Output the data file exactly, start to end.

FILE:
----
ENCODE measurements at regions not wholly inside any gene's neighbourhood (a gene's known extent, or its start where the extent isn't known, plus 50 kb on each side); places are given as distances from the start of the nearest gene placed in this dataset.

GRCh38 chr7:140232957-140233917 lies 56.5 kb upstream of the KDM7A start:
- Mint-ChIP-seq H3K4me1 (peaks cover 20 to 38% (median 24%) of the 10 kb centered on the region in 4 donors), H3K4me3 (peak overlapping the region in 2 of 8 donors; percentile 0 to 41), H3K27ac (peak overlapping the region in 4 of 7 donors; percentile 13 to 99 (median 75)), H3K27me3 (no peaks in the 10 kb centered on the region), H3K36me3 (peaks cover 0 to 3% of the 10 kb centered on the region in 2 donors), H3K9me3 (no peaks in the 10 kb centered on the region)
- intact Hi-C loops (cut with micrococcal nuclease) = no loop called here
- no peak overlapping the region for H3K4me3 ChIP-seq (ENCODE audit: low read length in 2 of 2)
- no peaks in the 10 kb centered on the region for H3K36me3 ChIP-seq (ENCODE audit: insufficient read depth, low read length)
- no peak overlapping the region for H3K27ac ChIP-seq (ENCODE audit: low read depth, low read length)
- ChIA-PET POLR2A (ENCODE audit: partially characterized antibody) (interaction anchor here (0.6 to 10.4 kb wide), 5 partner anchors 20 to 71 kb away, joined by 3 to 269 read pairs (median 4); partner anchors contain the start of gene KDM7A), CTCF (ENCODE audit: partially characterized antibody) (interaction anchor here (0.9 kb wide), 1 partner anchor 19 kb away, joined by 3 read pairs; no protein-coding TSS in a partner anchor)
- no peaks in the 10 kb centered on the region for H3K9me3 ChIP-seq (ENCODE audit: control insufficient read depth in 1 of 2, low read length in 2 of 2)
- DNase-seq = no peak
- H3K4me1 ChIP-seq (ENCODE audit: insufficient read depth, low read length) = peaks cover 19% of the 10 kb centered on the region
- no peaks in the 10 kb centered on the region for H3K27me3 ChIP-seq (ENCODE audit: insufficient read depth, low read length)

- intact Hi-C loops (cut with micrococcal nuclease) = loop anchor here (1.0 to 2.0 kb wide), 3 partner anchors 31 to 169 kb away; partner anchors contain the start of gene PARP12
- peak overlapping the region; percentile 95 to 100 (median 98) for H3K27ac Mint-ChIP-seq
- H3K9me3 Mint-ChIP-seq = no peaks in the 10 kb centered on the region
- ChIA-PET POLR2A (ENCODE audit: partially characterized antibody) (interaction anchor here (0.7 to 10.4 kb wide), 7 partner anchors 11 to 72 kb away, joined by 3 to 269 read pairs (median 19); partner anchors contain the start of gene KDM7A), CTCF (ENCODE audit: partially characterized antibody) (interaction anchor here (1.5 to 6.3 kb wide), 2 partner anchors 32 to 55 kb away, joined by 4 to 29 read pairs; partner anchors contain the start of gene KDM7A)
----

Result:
ENCODE measurements at regions not wholly inside any gene's neighbourhood (a gene's known extent, or its start where the extent isn't known, plus 50 kb on each side); places are given as distances from the start of the nearest gene placed in this dataset.

GRCh38 chr7:140232957-140233917 lies 56.5 kb upstream of the KDM7A start:
- Mint-ChIP-seq H3K4me1 (peaks cover 20 to 38% (median 24%) of the 10 kb centered on the region in 4 donors), H3K4me3 (peak overlapping the region in 2 of 8 donors; percentile 0 to 41), H3K27ac (peak overlapping the region in 4 of 7 donors; percentile 13 to 99 (median 75)), H3K27me3 (no peaks in the 10 kb centered on the region), H3K36me3 (peaks cover 0 to 3% of the 10 kb centered on the region in 2 donors), H3K9me3 (no peaks in the 10 kb centered on the region)
- intact Hi-C loops (cut with micrococcal nuclease) = no loop called here
- no peak overlapping the region for H3K4me3 ChIP-seq (ENCODE audit: low read length in 2 of 2)
- no peaks in the 10 kb centered on the region for H3K36me3 ChIP-seq (ENCODE audit: insufficient read depth, low read length)
- no peak overlapping the region for H3K27ac ChIP-seq (ENCODE audit: low read depth, low read length)
- ChIA-PET POLR2A (ENCODE audit: partially characterized antibody) (interaction anchor here (0.6 to 10.4 kb wide), 5 partner anchors 20 to 71 kb away, joined by 3 to 269 read pairs (median 4); partner anchors contain the start of gene KDM7A), CTCF (ENCODE audit: partially characterized antibody) (interaction anchor here (0.9 kb wide), 1 partner anchor 19 kb away, joined by 3 read pairs; no protein-coding TSS in a partner anchor)
- no peaks in the 10 kb centered on the region for H3K9me3 ChIP-seq (ENCODE audit: control insufficient read depth in 1 of 2, low read length in 2 of 2)
- DNase-seq = no peak
- H3K4me1 ChIP-seq (ENCODE audit: insufficient read depth, low read length) = peaks cover 19% of the 10 kb centered on the region
- no peaks in the 10 kb centered on the region for H3K27me3 ChIP-seq (ENCODE audit: insufficient read depth, low read length)

- intact Hi-C loops (cut with micrococcal nuclease) = loop anchor here (1.0 to 2.0 kb wide), 3 partner anchors 31 to 169 kb away; partner anchors contain the start of gene PARP12
- peak overlapping the region; percentile 95 to 100 (median 98) for H3K27ac Mint-ChIP-seq
- H3K9me3 Mint-ChIP-seq = no peaks in the 10 kb centered on the region
- ChIA-PET POLR2A (ENCODE audit: partially characterized antibody) (interaction anchor here (0.7 to 10.4 kb wide), 7 partner anchors 11 to 72 kb away, joined by 3 to 269 read pairs (median 19); partner anchors contain the start of gene KDM7A), CTCF (ENCODE audit: partially characterized antibody) (interaction anchor here (1.5 to 6.3 kb wide), 2 partner anchors 32 to 55 kb away, joined by 4 to 29 read pairs; partner anchors contain the start of gene KDM7A)